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New York City
September 2002

More Les Paul
By Andrew Schiff

Throughout history, education has usually placed emphasis on the teacher-student relationship. Socrates taught Plato, Anne Sullivan taught Helen Keller and other examples flood the history books. Modern education, with its emphasis on classroom learning, has brought a new dynamic to the student-teacher relationship. With such strong emphasis on the teacher-student system, less attention has been centered on self-education. Probably one of the greatest examples of success in self education is that of the inventor Les Paul.

In the world of rock music, Les Paul, who was born Lester Polsfuss in Waukesha, Wisconsin on June 9, 1915, is seen as an icon. He not only invented the electric guitar— arguably the most important invention in music history, at least in the twentieth century—he also invented the guitar amplifier and sound effects such as reverb, delay, chorus and flange. He also was the inventor of sound-on-sound recording , a precursor to the multi-track recording used today.

Interestingly, Paul’s education, however, was not in a university setting under the guidance of professors with doctoral degrees. In fact, Paul never finished high school.

Paul’s formal education ended when he accepted an offer to join virtuoso guitarist Joe Wolverton in Saint Louis to be part of a musical duo (Paul, who also was a fabulous self-taught guitarist in his own right, played harmonica in the duo). Prior to teaming with Wolverton, Paul had actually replaced Wolverton in the very jazz band he had been performing with. There he earned $12 a night, outstripping the weekly $8 he would have earned doing neighborhood chores. Because of his music talent, his guitar and the harmonica playing virtually led him from the classroom to the ballroom.

“I look back now and I say what I learned from actual experience, I would have never learned in high school. That doesn’t sound right, but in high school they didn’t teach music and I wouldn’t have learned electronics; [besides] there is nothing like b$ing taught where it’s hands–on.”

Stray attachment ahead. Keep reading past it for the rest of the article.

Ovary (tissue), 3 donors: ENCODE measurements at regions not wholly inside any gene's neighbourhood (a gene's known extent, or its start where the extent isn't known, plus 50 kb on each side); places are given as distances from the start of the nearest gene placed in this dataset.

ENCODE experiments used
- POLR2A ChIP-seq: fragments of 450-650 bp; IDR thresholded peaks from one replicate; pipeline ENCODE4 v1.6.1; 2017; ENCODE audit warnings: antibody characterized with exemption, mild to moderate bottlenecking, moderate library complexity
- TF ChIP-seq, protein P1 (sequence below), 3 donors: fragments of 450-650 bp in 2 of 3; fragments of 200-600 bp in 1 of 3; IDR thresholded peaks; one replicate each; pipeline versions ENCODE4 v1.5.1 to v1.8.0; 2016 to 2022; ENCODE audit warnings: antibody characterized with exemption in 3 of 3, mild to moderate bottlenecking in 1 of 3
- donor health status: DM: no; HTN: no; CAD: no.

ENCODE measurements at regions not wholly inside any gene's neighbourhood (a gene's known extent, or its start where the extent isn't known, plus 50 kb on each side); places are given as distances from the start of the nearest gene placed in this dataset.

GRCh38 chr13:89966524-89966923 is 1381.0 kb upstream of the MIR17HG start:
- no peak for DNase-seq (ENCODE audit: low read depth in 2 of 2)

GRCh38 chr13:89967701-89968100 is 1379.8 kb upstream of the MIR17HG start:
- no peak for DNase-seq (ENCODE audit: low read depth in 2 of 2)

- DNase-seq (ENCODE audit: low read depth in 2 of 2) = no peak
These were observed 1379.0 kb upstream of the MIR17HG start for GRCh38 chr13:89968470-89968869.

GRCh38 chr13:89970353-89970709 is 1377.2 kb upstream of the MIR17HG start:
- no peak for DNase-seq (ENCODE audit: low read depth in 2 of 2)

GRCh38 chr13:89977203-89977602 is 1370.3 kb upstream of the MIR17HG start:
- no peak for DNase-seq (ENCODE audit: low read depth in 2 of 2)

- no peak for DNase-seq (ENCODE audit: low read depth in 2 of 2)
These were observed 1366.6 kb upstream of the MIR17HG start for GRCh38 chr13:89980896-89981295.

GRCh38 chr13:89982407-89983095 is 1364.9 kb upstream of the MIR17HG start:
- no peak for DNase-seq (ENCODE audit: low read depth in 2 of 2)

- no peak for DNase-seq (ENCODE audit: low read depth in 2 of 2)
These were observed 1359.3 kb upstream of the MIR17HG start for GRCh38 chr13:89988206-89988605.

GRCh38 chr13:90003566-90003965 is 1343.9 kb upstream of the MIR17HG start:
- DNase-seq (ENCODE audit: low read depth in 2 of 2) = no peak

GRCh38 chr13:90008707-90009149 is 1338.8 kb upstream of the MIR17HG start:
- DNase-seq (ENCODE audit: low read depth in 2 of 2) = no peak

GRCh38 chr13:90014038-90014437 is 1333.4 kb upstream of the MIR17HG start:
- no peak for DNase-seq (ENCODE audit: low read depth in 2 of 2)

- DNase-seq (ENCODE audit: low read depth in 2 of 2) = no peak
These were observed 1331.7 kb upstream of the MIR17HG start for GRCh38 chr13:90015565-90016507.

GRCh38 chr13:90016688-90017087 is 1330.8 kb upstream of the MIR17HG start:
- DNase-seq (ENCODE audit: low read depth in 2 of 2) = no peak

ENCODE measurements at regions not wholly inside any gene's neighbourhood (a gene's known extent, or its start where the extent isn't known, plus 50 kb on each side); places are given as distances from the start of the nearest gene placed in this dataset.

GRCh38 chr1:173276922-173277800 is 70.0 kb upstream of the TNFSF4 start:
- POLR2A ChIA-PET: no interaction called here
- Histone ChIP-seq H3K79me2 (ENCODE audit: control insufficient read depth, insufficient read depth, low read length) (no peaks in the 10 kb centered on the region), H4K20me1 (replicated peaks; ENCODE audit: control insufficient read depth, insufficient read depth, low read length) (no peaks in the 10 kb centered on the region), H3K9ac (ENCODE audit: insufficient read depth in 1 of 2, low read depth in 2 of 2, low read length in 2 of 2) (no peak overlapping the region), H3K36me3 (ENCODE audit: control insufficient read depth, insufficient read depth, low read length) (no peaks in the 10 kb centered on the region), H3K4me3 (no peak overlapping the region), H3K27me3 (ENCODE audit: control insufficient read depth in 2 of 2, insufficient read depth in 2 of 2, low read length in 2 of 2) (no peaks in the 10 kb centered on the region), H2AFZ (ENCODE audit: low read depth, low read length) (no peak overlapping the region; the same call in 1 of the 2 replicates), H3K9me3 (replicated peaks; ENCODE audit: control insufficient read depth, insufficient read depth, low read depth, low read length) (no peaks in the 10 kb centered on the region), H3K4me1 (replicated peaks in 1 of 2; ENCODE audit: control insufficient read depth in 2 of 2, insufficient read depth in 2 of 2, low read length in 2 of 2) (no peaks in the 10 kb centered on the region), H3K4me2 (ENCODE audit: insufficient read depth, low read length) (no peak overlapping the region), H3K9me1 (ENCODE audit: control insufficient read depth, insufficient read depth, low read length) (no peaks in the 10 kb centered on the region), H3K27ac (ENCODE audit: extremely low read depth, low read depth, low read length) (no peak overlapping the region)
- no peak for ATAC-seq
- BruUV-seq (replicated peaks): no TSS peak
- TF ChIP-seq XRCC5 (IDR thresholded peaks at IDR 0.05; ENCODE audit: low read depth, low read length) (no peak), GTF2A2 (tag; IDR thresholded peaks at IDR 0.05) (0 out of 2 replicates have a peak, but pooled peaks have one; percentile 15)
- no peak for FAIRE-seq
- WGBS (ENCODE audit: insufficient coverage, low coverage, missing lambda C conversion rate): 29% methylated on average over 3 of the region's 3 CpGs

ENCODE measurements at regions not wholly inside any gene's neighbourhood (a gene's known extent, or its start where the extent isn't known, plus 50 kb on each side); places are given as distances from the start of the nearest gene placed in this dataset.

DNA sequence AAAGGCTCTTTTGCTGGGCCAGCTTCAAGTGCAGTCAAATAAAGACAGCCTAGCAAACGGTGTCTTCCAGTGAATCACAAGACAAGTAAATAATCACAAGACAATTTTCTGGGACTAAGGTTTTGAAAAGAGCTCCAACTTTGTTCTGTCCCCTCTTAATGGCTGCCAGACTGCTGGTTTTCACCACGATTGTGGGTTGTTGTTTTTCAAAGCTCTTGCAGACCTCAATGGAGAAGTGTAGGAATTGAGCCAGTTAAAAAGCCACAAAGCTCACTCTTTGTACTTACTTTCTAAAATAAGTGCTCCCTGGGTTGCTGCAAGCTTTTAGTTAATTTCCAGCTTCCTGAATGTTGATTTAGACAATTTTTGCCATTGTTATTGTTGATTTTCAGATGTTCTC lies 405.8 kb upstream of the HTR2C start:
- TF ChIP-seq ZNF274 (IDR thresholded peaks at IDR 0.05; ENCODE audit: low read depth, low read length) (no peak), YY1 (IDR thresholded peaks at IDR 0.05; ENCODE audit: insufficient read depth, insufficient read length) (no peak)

Paul’s curiosity led him from being merely a musician to being someone interested in recording. Paul eventually took his stereo and phonograph and turned it into a recording studio. Later, Paul decided that he needed to learn more about electronics to improve the sound of his recording. He journeyed to the local radio station that was transmitting the songs he had heard on the radio. Paul asked the engineer to teach him what he knew. So every Sunday Paul would study with the engineer and would augment his learning by going to the library and taking out books on electronics until he became well versed in the field. Later, when he ran his own recording studio during the 1940s, Paul would offer free recording sessions in exchange for the opportunity to experiment with different recording techniques. Some of his clients included Bing Crosby, Billy Holiday, the Andrews Sisters and Dina Shore. He developed a reputation as a great producer because of his willingness to learn and experiment. By the early 1950s, Paul also released his own material with his wife singer Mary Ford. Together they recorded some of the greatest hits of the decade like “Vaya Con Dios,” “How High the Moon,” and “Mockin’ Bird Hill.”

Regarding advice to parents, Paul has this to say: “Parents should understand what their child is qualified to do. Today, you’ll find a lot of young men in their late twenties and early thirties who are still trying to figure out what to do with their lives.”

One of the keys to his success Paul says is that he knew early on what he wanted to do and his mother was there to encourage him. But he set realistic goals for himself as well.

“I made sure that I didn’t set my sights so high that I would drop it,” Paul said. “I am a believer; I knew what I was going to be and set out to do that.”

When asked about the kind of things he would advise kids interested in a particular field Paul said, “I know that they are going to have to work hard. But I also know that you’ve got to love what you do. You really have to love your job.”

One thing that fans of Les Paul have been doing for the past fifty years is loving the job that Paul has done.#


All material is copyrighted and may not be printed without express consent of the publisher. © 2002.